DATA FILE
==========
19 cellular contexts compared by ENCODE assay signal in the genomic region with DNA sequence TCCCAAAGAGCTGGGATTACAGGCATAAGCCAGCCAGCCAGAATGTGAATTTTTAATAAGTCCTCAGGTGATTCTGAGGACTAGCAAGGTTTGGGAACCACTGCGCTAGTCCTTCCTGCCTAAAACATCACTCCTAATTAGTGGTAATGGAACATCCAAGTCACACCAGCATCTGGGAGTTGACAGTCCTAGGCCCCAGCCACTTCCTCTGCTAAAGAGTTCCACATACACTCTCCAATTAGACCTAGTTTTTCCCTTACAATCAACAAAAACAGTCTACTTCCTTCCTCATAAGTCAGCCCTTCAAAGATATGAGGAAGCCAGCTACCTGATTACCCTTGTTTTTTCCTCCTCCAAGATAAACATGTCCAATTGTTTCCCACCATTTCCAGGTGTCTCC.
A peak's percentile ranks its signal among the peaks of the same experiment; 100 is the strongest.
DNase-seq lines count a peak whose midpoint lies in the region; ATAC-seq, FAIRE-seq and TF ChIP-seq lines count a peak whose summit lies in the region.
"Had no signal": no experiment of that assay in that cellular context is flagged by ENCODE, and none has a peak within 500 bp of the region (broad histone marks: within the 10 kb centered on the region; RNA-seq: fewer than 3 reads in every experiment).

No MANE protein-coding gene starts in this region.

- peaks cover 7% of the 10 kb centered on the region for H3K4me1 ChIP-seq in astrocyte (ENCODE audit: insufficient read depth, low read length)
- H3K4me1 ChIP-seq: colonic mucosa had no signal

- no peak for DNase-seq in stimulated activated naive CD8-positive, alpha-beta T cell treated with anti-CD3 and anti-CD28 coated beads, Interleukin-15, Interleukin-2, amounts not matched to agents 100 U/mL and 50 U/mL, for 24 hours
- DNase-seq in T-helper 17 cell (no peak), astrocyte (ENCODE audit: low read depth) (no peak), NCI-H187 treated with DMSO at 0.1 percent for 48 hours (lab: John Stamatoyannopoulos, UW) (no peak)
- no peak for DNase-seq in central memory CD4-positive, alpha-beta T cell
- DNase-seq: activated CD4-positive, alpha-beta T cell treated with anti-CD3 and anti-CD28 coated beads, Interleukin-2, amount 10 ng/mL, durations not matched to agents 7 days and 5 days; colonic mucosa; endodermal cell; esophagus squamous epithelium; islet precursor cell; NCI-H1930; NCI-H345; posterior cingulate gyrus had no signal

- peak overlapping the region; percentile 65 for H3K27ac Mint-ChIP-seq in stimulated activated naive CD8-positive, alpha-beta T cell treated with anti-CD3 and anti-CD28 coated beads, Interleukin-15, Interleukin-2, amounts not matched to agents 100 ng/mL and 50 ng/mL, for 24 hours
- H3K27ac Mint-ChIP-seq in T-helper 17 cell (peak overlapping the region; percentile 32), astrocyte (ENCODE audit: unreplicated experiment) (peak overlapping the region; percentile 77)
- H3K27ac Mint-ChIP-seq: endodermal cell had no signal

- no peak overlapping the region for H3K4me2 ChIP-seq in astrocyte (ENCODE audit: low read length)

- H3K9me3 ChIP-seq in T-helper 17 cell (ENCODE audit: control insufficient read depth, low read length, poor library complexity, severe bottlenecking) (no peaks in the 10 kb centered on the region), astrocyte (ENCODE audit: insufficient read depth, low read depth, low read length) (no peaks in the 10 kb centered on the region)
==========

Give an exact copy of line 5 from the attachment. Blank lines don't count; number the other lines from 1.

No MANE protein-coding gene starts in this region.